A Call to Rethink Agri-Food amid CoVID-19 and the looming food crisis.
Dr Mohammed Faiz Bin Shaul Hamid
Although Singapore is ranked first in the Global Food Security Index in 2019 developed by Economic Intelligence Unit (EIU), it might be perplexing that how a country with minimal arable land and depending on water imports from Malaysia tops the global list? It might be even confusing if we put the ongoing CoVID-19 situation with unprecedented disruptions in the global food supply chains against how food security or access to food is defined. Much of Singapore’s top rank comes from long term contracts and diversified sourcing of food imports from about 180 countries as well as increased efforts for local production.
The disruption in food supply chains that is causing some price increase for certain staples or what is called as logistical hurdles due to the lockdowns globally is sometimes taken for granted as if the entire industry will be back producing at the levels before without much damage to the complex global food value chains. A country like Singapore is a reference point for food security globally, yet they are extremely vulnerable to external shocks caused by the CoVID-19 pandemic that impact the global food supply. We are only feeling the crust of the looming food crisis, as what we are still consuming are stockpiles that were produced in the past for main staples such as rice, wheat and corn. Similarly, imported poultry and meat may face increase in price due to the supply disruptions, while a more challenging situation may await the local poultry and meat value chains for import dependent countries.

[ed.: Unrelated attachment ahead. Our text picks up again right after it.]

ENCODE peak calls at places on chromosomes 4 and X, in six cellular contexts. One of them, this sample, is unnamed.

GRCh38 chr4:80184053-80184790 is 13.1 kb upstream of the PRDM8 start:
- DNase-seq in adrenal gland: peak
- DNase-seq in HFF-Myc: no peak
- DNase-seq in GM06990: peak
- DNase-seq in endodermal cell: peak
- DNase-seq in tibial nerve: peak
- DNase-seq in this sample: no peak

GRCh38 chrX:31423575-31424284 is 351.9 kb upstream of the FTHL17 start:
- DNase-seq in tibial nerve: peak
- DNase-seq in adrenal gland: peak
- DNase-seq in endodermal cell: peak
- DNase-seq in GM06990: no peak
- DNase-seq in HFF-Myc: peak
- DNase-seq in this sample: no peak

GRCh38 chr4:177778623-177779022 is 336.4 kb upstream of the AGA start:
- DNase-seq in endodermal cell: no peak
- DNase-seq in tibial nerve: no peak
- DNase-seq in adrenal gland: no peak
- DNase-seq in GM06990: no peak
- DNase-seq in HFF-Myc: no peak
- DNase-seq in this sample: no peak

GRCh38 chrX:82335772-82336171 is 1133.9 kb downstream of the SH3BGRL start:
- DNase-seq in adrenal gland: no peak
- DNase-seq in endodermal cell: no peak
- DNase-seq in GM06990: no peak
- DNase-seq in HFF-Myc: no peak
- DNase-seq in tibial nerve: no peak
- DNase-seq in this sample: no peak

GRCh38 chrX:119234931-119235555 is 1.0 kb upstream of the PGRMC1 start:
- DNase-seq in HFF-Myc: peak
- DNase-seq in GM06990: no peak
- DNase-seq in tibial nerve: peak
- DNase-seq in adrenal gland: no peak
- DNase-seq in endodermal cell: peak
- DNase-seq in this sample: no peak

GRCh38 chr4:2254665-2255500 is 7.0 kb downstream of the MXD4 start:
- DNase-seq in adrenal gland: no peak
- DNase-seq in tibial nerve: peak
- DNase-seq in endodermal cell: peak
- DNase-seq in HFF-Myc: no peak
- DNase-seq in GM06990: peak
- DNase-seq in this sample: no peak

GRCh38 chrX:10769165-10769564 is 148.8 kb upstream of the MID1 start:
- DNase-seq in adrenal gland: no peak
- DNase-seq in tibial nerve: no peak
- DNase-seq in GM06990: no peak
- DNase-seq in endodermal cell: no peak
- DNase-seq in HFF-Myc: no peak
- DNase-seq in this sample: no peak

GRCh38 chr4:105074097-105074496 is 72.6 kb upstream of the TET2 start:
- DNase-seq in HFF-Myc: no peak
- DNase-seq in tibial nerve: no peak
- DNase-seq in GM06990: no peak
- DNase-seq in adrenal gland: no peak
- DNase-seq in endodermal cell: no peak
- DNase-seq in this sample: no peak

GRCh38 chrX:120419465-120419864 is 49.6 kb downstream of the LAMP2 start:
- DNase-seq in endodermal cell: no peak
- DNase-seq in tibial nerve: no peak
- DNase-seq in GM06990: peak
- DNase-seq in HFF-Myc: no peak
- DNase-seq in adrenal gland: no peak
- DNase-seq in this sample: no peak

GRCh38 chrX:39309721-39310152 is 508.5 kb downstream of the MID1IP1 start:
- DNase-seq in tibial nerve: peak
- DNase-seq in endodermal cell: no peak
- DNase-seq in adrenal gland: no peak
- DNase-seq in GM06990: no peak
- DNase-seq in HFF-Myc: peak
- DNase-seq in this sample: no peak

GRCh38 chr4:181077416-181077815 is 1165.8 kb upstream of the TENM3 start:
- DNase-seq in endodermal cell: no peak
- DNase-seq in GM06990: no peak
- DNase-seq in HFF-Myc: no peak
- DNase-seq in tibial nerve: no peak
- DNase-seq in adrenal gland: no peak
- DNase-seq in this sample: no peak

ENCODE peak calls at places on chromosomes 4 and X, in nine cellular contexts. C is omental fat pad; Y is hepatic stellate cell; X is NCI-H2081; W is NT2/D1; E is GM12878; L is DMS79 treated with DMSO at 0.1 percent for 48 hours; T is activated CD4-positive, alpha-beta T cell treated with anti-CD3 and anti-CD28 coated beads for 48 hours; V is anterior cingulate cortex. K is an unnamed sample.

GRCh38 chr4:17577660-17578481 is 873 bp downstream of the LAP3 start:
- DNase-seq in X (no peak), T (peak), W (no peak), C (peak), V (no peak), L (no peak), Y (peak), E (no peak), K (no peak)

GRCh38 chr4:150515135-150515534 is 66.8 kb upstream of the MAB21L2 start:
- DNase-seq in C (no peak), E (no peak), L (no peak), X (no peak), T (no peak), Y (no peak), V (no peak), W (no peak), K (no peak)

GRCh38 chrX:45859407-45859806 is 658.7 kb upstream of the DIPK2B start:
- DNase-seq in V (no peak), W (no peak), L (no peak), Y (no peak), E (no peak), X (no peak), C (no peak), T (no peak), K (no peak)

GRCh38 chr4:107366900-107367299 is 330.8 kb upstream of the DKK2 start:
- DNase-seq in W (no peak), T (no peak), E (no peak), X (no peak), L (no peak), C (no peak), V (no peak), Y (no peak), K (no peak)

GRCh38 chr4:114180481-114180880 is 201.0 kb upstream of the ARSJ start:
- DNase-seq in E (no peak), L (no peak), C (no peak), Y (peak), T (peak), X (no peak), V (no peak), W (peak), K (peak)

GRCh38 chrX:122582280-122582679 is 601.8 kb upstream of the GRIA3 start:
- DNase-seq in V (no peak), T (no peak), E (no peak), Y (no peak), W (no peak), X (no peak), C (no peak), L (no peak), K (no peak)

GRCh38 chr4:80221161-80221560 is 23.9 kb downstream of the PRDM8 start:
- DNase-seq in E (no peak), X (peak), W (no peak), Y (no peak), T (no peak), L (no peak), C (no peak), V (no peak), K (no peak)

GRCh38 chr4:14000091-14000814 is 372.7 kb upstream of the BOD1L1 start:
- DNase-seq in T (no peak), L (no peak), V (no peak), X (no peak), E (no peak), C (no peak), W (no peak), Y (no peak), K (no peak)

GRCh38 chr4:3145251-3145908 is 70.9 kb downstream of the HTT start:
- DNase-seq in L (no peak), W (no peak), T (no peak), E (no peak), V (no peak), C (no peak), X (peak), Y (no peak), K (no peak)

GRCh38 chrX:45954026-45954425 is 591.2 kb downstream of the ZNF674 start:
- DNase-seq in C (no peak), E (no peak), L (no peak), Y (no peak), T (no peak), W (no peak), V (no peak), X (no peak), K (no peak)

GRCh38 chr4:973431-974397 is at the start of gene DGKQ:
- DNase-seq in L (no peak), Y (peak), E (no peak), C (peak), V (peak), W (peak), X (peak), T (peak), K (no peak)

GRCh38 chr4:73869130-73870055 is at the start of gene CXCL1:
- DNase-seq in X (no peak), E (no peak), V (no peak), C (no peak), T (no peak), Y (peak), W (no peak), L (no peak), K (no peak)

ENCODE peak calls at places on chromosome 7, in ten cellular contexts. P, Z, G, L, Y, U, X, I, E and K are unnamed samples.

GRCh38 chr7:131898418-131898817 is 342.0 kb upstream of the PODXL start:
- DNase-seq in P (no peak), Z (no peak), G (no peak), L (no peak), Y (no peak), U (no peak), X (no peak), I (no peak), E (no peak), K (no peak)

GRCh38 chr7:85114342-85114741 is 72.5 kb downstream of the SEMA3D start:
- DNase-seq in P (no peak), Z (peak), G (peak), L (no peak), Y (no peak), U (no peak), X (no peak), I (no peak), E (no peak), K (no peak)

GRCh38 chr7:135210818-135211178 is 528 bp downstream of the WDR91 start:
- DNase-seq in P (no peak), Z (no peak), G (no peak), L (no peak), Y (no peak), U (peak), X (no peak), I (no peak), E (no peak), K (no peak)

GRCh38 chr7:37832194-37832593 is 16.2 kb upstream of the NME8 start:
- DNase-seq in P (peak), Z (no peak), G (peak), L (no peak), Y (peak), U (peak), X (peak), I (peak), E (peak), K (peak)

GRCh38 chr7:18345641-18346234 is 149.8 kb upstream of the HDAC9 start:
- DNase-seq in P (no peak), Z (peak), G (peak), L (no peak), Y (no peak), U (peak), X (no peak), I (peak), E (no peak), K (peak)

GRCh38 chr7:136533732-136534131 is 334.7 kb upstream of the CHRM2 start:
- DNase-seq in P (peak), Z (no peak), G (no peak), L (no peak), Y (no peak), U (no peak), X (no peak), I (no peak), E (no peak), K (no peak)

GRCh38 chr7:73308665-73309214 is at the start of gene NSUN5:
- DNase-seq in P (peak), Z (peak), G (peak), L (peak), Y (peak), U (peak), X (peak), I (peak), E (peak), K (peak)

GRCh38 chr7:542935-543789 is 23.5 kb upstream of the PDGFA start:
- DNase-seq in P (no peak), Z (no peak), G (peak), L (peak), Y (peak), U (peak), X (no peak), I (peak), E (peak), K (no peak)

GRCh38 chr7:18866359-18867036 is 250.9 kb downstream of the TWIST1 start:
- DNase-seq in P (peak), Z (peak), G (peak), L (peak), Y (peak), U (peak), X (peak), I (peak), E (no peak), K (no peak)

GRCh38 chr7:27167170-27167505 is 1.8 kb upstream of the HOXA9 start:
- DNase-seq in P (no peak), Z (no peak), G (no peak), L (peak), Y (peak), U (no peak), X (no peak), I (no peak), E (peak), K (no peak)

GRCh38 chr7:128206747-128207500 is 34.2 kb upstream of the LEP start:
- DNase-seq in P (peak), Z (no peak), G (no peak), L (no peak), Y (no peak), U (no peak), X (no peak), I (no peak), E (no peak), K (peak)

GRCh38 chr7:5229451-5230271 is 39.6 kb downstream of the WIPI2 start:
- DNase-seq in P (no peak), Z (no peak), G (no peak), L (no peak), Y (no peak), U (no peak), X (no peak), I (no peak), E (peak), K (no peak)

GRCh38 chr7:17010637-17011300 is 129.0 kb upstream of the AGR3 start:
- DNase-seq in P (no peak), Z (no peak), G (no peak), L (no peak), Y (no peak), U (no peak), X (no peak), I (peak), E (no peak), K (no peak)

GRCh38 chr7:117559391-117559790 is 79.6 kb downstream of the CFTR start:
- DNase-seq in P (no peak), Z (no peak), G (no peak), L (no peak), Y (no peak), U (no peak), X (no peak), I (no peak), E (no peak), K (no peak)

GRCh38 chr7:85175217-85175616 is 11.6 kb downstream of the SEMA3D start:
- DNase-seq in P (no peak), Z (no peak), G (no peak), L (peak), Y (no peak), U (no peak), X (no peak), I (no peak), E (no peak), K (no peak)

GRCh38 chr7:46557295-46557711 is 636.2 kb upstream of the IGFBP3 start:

Developing countries have shown an increasing level of imports and one would argue that imports of food is necessary for the growing population and the nutritional changes in food intake from one generation to another. However, many developing countries have also recorded higher levels of post-consumer food losses. The consumer habits have forced the entire agri-food value chain to push for lower prices and households in developing countries have been spending higher proportions of their income for the increasing price of real estate (housing) and transport (cars). In many developing country households, the first savings one would take on in a situation of financial distress is to cut and be cheap on food.
In a globally connected market we live in today, the value of food lies in price for most developing countries, thus incentivizing cheaper imports of food. This partly weakens local producers and may in the longer term have a society ill-fed that might in turn bring greater economic costs in the future. The CoVID-19 situation could be an avenue for countries to rethink some of the food security policies as well as explore resilient ways to feed the nation.
Under the current global disruptions in food supply chains, producers and processors of food in different regions are facing unprecedented challenges. Some producers are burning their produce while others are waiting for their produce to be transported or stored. The ongoing CoVID-19 situation has completely pressured the agri-food value chain. The output losses to farmers from a logistical perspective is daunting and there is a risk that cycles of farming are disrupted due to unavailability of seeds. Given the current conditions, prices of staples may increase significantly if the disruption in animal feed value chains prolong, while pressuring other imports as well.
What can developing countries do about this?
First, there is a huge opportunity for countries in the short term to create massive awareness campaigns to change their eating habits and place value in quality of food intake. If every household could reduce post-consumer food waste and reduce the consumption for possibly effected staples, the change in consumption habits in the short term may absorb some food crisis shock. The move away from placing value at price to quality may also need some policy rethinking, on how the distorted economic structure that forces households to spend on cars and houses, at the expense of food can be mended with effective policy changes.